Argothas Architecture Proposal
After a lot of reading and thinking, I have an idea that might help resolve some of the issues that we are encountering. I am calling the collection of these the new "system", however it is more a change of both architecture and protocol. The proposed system is still very much an idea forming so please bear with me.
This post has used ideas from:
- Message tagging proposal
- The non-stream proposal for streams
- Onion routing
One of the main issues we are encountering is the ability to make the BM protocol smartphone friendly whilst keeping the recipient hidden. I beleive this is flawed as the it requires a user to trust the server they are using as their bitboard. The operator of a BitBoard will have vision over all messages sent to any of their addresses, and although these messages are encrypted, vision of this data will reveal some information about the user.
The Proposed System
The system offers the following advantages:
- Spam protection
- Distributed trust of server (i.e. not trusting a single server)
- The ability for businesses (and individuals) to operate their own servers
The system makes the following trade-offs:
- Complete anonyminity of recpient, the ability to "check" for messages
The system has the following diadvantages:
- See trade-offs
KEY1, KEY2 -> DATA1, DATA2 = Table of keys mapped to data
[TYPE | FIELD1, FIELD2] = Message with type and fields
E:OBJECT = Encrypted object
S:OBJECT = Signed object (i.e. tamper-proof)
IP(MACHINE) = IP address of a machine
TO>> FROM MESSAGE = message transmission
HASH(OBJECT) = Hash of an object
BMADDR = BitMessage Address
BMMESSAGE = BitMessage style message
NMESSAGE = Notification message
MTAG = Message tag
C = Client
S = Sender
R = Reciever
TTL = Time to live
TTD = Time at which point to die
NONCE = Random data
PERIOD = Period of time in seconds
POWVAL = Proof of work value (as described in the POW description)
The Building Blocks
The new system is designed in a much more client/server architecture (with similarities to hidden services in TOR), and is done so to enable light-weight clients (lite clients). Whilst I have seperated out clients and servers, they would likely be able to be merged, although I have not thought of the ramifactions of merging them. I have also seperated out server roles, this is to help define roles and processes, agian they may be able to be merged.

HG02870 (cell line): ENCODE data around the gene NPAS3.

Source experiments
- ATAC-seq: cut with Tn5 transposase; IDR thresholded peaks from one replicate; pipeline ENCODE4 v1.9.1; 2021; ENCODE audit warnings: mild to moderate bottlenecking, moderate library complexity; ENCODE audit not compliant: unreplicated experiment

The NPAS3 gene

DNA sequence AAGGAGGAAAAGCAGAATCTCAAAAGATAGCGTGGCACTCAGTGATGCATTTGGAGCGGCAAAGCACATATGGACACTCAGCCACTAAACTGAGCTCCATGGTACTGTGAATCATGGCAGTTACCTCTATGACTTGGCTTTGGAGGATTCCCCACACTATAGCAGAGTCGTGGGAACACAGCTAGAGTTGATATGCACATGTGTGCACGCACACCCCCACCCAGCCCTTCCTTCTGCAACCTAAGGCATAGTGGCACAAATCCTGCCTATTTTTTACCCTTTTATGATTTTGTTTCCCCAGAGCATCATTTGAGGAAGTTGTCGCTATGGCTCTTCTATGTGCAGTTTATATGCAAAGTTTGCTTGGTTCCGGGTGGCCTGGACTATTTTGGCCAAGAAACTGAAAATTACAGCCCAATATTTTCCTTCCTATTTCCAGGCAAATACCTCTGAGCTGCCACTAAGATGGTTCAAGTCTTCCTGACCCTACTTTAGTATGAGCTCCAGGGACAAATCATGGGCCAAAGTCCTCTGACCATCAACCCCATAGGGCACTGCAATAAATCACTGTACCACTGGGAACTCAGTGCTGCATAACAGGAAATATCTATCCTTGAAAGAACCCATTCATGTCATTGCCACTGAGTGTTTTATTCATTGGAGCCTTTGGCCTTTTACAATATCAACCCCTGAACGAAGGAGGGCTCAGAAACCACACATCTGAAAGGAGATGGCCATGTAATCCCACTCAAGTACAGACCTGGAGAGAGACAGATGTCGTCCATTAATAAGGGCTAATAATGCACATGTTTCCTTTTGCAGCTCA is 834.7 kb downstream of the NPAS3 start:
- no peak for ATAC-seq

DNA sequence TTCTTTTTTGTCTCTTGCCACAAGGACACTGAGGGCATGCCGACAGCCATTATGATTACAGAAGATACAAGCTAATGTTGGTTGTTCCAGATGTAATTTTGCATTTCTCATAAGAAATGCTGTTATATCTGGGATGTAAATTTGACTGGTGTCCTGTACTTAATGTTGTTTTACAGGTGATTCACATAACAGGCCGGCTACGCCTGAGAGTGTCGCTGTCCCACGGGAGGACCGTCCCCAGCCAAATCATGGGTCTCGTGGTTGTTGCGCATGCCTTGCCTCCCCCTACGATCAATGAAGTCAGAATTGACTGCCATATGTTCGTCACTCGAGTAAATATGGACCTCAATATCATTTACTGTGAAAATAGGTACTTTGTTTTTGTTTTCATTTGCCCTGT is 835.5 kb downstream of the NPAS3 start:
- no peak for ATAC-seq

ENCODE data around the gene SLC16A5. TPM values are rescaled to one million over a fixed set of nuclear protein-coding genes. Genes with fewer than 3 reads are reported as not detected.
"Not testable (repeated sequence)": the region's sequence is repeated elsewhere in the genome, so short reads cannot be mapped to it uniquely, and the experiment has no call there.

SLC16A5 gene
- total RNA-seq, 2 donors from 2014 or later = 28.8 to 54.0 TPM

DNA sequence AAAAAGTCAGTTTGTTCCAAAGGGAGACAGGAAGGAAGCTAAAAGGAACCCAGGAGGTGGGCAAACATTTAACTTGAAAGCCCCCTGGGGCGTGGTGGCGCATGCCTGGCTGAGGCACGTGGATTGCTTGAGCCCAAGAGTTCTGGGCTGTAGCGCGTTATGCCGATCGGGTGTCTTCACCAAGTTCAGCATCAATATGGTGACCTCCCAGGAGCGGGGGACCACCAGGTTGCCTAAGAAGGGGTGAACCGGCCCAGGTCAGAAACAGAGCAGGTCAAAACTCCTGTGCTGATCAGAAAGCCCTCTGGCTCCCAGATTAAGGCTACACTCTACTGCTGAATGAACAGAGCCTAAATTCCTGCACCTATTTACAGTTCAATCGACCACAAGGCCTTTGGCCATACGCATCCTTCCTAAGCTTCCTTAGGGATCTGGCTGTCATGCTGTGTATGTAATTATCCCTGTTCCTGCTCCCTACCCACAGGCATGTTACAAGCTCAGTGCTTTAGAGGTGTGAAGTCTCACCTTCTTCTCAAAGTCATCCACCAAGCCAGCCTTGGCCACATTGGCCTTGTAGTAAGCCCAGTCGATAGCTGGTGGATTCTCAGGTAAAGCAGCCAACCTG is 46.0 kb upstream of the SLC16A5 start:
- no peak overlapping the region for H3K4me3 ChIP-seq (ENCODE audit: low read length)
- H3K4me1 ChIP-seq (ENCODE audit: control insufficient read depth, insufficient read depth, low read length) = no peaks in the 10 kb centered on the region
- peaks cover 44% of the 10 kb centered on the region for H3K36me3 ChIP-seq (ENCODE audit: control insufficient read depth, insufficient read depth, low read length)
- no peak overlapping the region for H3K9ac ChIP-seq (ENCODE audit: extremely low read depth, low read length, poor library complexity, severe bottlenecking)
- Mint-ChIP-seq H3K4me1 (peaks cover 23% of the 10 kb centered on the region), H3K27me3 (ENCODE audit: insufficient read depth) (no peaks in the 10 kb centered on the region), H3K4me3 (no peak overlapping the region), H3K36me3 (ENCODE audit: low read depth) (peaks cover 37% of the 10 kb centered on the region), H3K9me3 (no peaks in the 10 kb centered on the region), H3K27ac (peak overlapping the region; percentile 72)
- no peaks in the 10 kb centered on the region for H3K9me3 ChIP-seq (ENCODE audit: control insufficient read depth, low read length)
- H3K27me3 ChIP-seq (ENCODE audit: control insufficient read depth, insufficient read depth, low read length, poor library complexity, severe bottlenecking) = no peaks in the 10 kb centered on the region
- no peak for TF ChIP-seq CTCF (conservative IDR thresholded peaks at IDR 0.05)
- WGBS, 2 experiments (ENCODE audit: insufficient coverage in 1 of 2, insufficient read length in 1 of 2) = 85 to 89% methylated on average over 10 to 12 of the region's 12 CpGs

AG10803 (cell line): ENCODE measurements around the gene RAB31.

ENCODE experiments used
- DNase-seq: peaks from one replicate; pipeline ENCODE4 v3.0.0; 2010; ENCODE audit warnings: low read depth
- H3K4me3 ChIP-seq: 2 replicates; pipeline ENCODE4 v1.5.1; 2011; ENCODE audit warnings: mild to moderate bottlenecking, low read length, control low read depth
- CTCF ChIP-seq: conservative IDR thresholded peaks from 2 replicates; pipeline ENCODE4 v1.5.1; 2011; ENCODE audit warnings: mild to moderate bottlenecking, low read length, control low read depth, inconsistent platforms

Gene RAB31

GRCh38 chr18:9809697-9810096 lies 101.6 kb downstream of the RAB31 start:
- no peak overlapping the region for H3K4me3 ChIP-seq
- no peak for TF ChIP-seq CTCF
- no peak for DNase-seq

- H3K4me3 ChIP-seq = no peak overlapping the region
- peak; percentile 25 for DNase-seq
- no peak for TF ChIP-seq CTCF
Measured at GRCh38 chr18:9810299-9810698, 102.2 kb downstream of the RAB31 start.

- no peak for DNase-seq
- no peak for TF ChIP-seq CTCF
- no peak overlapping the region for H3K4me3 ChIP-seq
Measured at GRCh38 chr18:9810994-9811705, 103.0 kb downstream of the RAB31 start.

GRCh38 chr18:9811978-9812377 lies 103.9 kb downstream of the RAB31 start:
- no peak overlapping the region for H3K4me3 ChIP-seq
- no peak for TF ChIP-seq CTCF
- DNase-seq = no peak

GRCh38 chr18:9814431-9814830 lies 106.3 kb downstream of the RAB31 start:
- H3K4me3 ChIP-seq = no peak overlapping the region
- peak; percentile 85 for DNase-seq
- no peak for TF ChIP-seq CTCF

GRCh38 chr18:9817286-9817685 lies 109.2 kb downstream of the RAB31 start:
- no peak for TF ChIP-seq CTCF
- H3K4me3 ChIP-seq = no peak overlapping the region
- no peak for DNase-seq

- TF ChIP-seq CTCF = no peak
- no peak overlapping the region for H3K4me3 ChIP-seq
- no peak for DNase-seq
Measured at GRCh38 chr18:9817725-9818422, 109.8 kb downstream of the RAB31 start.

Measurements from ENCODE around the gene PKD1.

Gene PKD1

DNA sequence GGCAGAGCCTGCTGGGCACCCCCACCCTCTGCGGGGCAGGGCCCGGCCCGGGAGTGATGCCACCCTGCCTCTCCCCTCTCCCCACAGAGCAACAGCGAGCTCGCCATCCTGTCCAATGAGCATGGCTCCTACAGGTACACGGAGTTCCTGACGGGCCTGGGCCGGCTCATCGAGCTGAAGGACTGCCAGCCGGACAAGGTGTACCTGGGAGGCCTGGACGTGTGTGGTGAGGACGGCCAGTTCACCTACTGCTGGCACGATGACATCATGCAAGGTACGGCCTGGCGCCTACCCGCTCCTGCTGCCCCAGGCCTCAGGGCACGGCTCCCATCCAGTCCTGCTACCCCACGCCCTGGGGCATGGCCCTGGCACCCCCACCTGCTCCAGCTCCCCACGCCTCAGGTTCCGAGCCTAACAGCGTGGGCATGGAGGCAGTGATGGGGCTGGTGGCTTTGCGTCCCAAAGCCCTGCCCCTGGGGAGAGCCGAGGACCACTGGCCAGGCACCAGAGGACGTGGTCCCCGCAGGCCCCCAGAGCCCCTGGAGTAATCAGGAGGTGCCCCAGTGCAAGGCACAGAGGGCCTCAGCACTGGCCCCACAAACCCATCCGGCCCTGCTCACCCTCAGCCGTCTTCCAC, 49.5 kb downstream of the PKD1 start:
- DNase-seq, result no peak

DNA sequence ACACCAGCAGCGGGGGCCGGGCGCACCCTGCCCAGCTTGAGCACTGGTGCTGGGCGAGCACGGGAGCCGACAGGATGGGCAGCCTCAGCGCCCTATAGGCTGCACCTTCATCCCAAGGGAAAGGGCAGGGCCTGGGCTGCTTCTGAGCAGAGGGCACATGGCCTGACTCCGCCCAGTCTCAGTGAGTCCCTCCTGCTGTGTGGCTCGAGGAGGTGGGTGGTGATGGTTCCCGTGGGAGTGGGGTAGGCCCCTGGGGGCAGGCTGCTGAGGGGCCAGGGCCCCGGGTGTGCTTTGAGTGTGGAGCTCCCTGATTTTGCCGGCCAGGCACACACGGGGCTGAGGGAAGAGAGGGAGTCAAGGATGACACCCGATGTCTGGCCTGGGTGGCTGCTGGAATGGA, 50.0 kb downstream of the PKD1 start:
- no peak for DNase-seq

Data Server (DS) - These hold the actual messages
Introduction Server (IS) - These hold notifcation messages
Directory Server (DIR) - These hold information about registered servers for the use of clients to connect to their desired service.
New Address Process
- The client creates a new BMADDR as per usual
- The client connects to a DIR to request a list of known ISs
- The client selects a number of ISs that it wishes to use
- The client connects to each IS and requests to use it
- The IS accepts or rejects the request
- On denial the client should add another IS to its pool
Why do we use multiple ISs? There are two reasons, the first is redundancy. If a sender cannot connect to one IS is can choose another (or many others), also if an IS is down when a client attempts to recieve, it messages sent to multiple IS can be recieved. The second reason stop a single IS from seeing all messaes that are sent, by distrbuting the "load" among many. A business could operate its own IS, only accepting requests from employees, employees would only need to use the one IS for their BMADDR.